School’s out after 40 years for Christine

Retiring caretaker at Tydd St Mary Primary School Christine Jackson (right) with (from left) Sonya Ripley, Abby, Neal and Charlie Jackson. Photo (MIKE DAVISON): SG100712-38MD
Retiring caretaker at Tydd St Mary Primary School Christine Jackson (right) with (from left) Sonya Ripley, Abby, Neal and Charlie Jackson. Photo (MIKE DAVISON): SG100712-38MD
Have your say

Christine Jackson has been a familiar face at Tydd St Mary Primary School for close on 40 years, but she is retiring today.

TO SOME, she is Mrs Jackson, to others Mrs J and even Nan, but one thing is certain: Christine Jackson is going to be sorely missed in September.

Christine (68), has decided it’s time to switch off her hoover, dispense with her site manager’s clipboards and retire after just short of 40 years at Tydd St Mary Primary School.

The past 17 years have been spent as school caretaker – and in the past four years alone she has overseen a major expansion at the school as well as the addition of a mobile classroom – and prior to that she was a lunchtime superviser, or dinner lady as Christine puts it.

However, she has always been far more than that to staff and children alike, with no birthday going unmarked without a little cake being baked by Christine, who also listens to the children reading.

She’s also the person everyone turns to when they need to know where the drains go, where the electricity wires are hidden and other essential information about the school and its grounds.

Headteacher Sonya Ripley says Christine also manages to keep track of lost PE shoes, ties and other items pupils lose, and says: “A lot of parents are worried next year that they will miss her because she does an awful lot of finding, fetching and carrying for a lot of people above and beyond her job description.”

Christine has earned the admiration of everyone in all kinds of ways, and Sonya points out they haven’t had a single snow closure in the last four years. She says: “That’s down to Christine being here at ridiculous hours of the morning and evening clearing snow. Neighbouring schools have closed but Christine always keeps ours open. She has had a 2am phone call because the alarms have gone off and had to come up with the police and check for break ins.”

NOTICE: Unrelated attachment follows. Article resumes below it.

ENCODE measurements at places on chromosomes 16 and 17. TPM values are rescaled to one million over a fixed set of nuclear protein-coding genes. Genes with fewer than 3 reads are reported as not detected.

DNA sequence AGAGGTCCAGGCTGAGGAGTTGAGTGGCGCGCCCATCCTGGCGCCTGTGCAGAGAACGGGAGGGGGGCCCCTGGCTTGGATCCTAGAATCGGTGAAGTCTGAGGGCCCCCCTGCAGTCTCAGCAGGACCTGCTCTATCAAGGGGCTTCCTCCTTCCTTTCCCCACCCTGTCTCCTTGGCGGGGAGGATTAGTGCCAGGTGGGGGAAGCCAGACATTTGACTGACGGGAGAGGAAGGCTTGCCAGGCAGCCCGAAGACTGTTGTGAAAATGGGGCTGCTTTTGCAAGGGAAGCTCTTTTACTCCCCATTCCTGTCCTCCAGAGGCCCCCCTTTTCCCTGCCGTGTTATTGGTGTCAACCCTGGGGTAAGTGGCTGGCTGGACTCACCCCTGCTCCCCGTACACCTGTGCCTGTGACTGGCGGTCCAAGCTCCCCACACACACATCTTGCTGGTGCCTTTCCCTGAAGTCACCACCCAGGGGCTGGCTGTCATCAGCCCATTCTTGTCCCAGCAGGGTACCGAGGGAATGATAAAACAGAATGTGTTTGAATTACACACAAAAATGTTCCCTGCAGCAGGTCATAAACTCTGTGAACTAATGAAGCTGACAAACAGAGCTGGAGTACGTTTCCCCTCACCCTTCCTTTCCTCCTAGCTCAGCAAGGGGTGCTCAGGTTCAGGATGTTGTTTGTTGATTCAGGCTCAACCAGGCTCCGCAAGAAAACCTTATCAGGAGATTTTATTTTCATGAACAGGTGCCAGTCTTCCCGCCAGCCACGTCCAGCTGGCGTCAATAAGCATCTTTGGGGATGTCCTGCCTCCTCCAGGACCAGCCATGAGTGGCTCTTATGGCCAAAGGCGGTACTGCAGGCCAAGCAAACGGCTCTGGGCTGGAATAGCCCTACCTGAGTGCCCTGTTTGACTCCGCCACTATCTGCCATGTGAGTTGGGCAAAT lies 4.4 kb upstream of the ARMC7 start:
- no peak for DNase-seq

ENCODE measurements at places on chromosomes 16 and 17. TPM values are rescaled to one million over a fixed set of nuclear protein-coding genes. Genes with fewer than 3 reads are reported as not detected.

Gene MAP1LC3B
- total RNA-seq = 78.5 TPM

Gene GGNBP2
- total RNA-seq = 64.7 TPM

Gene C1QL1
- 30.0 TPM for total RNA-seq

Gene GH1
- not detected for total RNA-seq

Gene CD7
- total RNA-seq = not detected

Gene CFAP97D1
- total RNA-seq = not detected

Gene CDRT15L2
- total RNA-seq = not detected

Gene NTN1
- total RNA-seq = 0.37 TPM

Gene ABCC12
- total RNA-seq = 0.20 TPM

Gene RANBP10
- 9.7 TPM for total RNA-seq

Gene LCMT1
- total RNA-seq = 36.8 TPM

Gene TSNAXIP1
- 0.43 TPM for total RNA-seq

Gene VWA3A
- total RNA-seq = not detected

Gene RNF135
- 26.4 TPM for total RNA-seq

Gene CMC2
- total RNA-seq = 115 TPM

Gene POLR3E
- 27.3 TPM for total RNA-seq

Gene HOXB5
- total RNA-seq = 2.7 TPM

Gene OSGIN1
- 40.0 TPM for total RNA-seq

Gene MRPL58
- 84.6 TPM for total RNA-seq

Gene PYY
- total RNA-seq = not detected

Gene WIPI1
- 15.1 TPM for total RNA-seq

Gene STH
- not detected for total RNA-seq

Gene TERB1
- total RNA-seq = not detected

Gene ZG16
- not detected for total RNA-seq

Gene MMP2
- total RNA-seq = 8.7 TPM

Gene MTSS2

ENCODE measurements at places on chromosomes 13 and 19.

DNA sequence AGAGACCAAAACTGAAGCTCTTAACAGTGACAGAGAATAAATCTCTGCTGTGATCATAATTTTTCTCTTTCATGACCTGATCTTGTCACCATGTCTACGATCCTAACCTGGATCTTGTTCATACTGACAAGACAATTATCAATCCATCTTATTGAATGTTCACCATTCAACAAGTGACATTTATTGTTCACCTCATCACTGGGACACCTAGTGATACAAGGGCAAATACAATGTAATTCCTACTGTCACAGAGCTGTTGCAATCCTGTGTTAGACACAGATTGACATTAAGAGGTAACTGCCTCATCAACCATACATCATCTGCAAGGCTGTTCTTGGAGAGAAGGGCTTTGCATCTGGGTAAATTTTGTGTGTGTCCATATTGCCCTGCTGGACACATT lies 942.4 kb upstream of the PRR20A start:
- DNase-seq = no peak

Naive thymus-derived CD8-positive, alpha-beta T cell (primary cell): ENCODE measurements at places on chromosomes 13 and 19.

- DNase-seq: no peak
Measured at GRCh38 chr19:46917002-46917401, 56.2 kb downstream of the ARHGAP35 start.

Christine estimates the cleaning takes about four hours each day, but says: “Whatever happens the children come first, that’s my priority and always will be. The most important thing to me is that our children are happy and you get all these lovely smiling faces that greet you in the morning. It’s wonderful really. I have loved my job and the children and I have to thank the governors and the staff. It’s been a wonderful place to work for 40 years.”

It will be 40 years ago in May that Christine was asked to help out in the school canteen when they were short staffed. At that stage her son Neal was five and going to the school; now Neal brings his own children, Charlie (8) and Abby (6) to school – and it is they who call her Nan.

Although she is leaving the school – to be replaced in September by Steve Ely – Christine plans to carry on listening to the children read and her role as school governor will also continue.

Christine admits her emotions are mixed about her retirement: she will have more time to spend with husband Ralph, another familiar face around the school as he sweeps up leaves and paints fences, and the couple will be able to concentrate on a move from their house in Church Lane to a more convenient home in the village.

However, Christine says: “I am going to miss everybody, especially the children. I would just like to wish Sonya, the governors, staff and children all the best as the school goes forward.”

There is just one thing she won’t miss though, her particular bugbear – sticky fingerprints on glass.